Plan B paves the way for new drug class

FDA invites public comment on behind-the-counter drugs; Plan B among the few such drugs in United States; already a popular classification in United Kingdom.

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By Aaron Smith, staff writer

NEW YORK ( -- Led by the emergency contraceptive Plan B, a new class of drugs called "behind-the-counter" is entering the FDA's spotlight.

As its name suggests, the behind-the-counter class, or BTC, resides in a pharmaceutical limbo between over-the-counter and prescription. Prescription drugs require a visit to the doctor's office, while over-the-counter drugs can be purchased right off the pharmacy shelves.

Behind-the-counter drugs require a green light from a pharmacist, but not a physician, before they are purchased.

So far in the United States, Plan B is the only prescription drug to switch to behind-the-counter status. On Wednesday, the Food and Drug Administration is holding a public meeting outside Washington, D.C. to hear opinions about opening up the BTC classification to more prescription drugs.

"The pharmaceutical industry, consumer groups, and some of the drug companies have been pushing the FDA to make certain prescription drugs available for dispensing behind-the-counter," said FDA spokeswoman Rita Chappelle, who declined to name any drug companies specifically.

The behind-the-counter class is already in use in Europe, Canada, Australia and New Zealand.

"The FDA is looking at creating a slightly more restricted class of over-the-counter drugs, similar to what we have in the U.K., what we call pharmacy-only drugs," said James McKean, analyst for the London-based research firm Atlantic Equities.

McKean said that GlaxoSmithKline's (Charts) acid reflux treatment Zantac is one of the "pharmacy-only" drugs available in the United Kingdom. He said the drug was off to a slow launch because some customers don't like answering pharmacists' questions about their gastrointestinal symptoms. But he added that, overall, switching a drug to BTC classification seems to boost consumer interest in them.

"It gives them a reputation of being more powerful, or being more medically relevant," said McKean.

Les Funtleyder, analyst for New York-based Miller Tabak, said that if behind-the-counter works in the United Kingdom, it will probably work in the United States.

"It's common in other places like Britain to have a behind-the-counter status and they haven't had many problems there as far as I can tell, so it's a viable distribution channel," said Funtleyder. "I think that as patients are becoming more responsible for their own medical costs, they're going to want more control of their healthcare, and behind-the-counter plays to that."

Barr Laboratories' (Charts) emergency contraceptive Plan B is the only drug in the United States that started out as a prescription before it went behind-the-counter in November of 2006. The drug is an emergency contraceptive with an 89 percent chance of preventing pregnancy if taken within three days after unprotected sex, according to Barr.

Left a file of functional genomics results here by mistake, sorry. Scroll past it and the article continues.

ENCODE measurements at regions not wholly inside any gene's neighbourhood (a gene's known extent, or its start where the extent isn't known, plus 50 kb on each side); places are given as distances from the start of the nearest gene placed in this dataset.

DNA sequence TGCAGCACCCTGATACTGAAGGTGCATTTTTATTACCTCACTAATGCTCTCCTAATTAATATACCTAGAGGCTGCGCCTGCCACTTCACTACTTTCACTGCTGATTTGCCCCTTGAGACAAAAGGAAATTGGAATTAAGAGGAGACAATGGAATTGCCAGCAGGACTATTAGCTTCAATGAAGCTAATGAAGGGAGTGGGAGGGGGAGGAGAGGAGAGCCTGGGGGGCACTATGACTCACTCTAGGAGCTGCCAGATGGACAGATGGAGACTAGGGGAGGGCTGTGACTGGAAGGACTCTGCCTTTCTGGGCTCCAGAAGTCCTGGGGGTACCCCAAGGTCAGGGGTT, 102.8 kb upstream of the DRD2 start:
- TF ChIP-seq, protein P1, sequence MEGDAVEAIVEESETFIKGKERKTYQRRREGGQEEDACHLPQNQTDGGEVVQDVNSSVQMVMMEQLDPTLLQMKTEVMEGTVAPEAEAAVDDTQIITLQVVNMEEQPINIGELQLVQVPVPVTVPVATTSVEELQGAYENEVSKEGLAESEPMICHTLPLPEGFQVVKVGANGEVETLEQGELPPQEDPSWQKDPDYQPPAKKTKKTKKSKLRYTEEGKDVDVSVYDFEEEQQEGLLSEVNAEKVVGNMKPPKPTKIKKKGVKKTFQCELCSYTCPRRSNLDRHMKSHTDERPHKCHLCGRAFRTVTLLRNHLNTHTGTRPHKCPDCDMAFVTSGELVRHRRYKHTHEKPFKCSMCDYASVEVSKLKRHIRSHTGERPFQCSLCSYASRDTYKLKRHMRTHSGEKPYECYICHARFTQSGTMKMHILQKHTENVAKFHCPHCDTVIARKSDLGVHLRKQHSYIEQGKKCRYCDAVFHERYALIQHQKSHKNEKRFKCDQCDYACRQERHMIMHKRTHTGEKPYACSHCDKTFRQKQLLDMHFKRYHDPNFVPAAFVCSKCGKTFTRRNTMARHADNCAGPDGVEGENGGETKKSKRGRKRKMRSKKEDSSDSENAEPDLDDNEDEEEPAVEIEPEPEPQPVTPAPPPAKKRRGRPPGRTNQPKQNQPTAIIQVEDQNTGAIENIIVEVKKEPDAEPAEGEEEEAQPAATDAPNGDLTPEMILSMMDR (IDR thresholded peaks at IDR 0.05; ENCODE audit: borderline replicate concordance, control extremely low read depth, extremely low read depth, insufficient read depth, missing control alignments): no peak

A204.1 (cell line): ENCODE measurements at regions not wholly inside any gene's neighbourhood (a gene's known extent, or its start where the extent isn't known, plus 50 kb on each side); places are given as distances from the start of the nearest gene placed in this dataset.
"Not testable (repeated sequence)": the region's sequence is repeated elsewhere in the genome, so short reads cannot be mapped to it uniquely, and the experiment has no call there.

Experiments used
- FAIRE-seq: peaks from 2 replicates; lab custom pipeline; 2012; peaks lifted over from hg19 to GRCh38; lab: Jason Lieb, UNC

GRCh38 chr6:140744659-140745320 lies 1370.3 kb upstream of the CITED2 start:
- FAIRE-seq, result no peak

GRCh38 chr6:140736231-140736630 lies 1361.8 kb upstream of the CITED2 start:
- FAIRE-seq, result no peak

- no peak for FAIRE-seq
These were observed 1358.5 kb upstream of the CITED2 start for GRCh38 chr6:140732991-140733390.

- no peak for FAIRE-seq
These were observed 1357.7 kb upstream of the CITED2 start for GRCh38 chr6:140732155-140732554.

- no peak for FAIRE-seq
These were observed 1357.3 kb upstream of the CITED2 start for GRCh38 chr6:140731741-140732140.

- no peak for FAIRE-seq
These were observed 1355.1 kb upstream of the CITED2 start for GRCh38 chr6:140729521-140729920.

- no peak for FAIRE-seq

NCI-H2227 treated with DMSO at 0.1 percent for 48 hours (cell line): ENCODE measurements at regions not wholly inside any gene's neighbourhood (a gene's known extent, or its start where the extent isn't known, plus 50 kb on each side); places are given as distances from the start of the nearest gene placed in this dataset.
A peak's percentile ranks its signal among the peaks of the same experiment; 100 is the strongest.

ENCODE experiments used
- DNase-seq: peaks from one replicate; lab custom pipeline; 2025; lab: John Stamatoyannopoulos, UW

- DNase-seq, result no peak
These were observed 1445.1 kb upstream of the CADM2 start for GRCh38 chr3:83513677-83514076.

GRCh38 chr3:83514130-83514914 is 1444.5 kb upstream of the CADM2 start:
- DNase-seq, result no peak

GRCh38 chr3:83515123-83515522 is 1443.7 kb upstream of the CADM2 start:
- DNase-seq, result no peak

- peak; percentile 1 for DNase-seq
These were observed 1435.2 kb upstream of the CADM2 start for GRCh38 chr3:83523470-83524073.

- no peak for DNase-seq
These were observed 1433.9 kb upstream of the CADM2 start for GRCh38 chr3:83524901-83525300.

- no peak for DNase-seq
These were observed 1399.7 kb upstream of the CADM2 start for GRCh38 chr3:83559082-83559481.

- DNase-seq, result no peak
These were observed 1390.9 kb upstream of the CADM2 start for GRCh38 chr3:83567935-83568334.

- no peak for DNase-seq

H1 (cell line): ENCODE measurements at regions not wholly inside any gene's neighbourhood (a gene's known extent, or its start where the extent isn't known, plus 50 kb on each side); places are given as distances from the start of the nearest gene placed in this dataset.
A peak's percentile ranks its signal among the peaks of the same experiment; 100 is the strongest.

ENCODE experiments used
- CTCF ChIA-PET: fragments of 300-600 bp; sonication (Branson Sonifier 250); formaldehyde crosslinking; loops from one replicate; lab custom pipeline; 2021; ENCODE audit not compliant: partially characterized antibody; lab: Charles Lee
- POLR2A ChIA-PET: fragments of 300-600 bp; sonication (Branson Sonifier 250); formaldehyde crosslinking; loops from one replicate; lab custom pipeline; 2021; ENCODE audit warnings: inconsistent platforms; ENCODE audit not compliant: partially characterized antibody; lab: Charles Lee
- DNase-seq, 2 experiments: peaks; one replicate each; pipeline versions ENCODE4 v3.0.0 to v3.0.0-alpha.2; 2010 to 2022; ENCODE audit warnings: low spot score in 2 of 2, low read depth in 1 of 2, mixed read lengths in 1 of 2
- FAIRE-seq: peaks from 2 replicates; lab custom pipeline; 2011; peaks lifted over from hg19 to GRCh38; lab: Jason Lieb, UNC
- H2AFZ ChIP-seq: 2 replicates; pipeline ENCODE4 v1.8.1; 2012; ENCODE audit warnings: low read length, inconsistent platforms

"[Behind-the-counter status] may make products a little more accessible, and in the case of Plan B, time is of the essence, but without a prescription most insurance plans won't cover the cost of the products," said Jake Hansen, vice president of government affairs for Barr Labs, in an email to

Nevertheless, the transition has actually helped sales rather than hurt them, said Hansen. Plan B's annual sales were $40 million when it was prescription-only, he said, but Barr projects those sales to double in 2007 under its new designation.

Ken Johnson, spokesman for the Pharmaceutical Research and Manufacturers of America, wouldn't say whether the drug industry supported or opposed the behind-the-counter designation.

Mevacor, a Merck & Co., Inc. (Charts, Fortune 500) cholesterol drug that lost patent protection in 2001, might be considered a behind-the-counter candidate in the United States, said McKean of Atlantic Equities. But Merck spokesman Ron Rogers said "the current system is adequate" and that a behind-the-counter designation for Mevacor "is not needed."

Instead, Merck is seeking over-the-counter status for Mevacor, and the FDA is holding an advisory committee meeting on this topic on Dec. 13.

Sometimes, the transition works the other way around, when over-the-counter drugs move behind the counter, though this is not the subject of the FDA meeting.

In 2005, retail giants Wal-Mart (Charts, Fortune 500), Target Corp. (Charts, Fortune 500) and Albertsons Inc. moved certain over-the-counter medicines, like Sudafed from Pfizer Inc. (Charts, Fortune 500) and Claritin-D from Schering-Plough (Charts, Fortune 500), behind the counter because they contained pseudoephedrine. This is a base compound in methamphetamine, a dangerous and illegal narcotic that has become the scourge of rural America. To top of page

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